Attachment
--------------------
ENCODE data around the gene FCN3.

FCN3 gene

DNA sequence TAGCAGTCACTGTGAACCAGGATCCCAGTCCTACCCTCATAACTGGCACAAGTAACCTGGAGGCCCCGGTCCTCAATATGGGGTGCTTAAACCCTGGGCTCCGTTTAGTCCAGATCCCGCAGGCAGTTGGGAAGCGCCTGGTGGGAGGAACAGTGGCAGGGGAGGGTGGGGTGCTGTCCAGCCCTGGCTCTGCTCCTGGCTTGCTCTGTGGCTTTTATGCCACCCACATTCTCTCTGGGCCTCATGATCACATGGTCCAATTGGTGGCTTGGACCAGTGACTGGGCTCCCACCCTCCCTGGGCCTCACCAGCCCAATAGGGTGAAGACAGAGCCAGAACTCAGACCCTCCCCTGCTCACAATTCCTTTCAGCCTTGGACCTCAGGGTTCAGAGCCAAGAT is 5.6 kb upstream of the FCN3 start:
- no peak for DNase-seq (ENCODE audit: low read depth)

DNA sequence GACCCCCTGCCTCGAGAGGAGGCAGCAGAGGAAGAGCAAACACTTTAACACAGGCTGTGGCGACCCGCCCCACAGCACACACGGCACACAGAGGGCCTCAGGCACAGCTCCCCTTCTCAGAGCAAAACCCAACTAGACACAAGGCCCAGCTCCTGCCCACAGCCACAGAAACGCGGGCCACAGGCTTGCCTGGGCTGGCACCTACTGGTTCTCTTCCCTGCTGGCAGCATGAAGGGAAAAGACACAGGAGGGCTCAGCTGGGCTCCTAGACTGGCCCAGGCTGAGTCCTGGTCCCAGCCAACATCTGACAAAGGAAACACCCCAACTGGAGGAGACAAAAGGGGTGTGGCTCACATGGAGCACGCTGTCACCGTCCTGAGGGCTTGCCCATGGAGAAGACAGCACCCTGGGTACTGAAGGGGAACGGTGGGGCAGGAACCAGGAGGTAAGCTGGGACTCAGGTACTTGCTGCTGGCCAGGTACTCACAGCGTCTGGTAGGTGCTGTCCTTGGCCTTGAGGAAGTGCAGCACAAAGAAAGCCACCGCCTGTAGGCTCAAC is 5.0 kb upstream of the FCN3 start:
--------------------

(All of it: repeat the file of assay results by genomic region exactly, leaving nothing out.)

ENCODE data around the gene FCN3.

FCN3 gene

DNA sequence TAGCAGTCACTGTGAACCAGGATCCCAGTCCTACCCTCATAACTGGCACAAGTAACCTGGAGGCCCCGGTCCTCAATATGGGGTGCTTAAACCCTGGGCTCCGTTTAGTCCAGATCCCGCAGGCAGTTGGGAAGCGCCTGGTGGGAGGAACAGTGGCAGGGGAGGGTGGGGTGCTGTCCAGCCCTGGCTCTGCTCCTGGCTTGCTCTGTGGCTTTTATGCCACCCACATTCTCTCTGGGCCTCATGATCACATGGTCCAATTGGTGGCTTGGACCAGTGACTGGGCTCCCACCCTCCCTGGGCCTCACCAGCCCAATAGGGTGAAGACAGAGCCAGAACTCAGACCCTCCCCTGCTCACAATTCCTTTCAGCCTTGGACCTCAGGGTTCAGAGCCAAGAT is 5.6 kb upstream of the FCN3 start:
- no peak for DNase-seq (ENCODE audit: low read depth)

DNA sequence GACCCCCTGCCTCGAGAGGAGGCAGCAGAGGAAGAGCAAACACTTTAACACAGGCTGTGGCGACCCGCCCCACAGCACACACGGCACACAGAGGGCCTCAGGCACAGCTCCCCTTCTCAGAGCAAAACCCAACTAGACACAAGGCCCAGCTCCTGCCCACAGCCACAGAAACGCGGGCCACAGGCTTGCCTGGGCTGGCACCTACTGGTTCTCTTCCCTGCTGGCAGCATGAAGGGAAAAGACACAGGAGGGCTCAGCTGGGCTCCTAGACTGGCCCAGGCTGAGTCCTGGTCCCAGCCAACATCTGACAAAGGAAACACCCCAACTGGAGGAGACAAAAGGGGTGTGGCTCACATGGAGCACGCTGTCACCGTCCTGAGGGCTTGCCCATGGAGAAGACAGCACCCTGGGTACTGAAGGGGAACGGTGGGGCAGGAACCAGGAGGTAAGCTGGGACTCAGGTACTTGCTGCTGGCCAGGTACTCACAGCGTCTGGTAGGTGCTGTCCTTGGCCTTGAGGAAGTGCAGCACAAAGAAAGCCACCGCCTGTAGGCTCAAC is 5.0 kb upstream of the FCN3 start: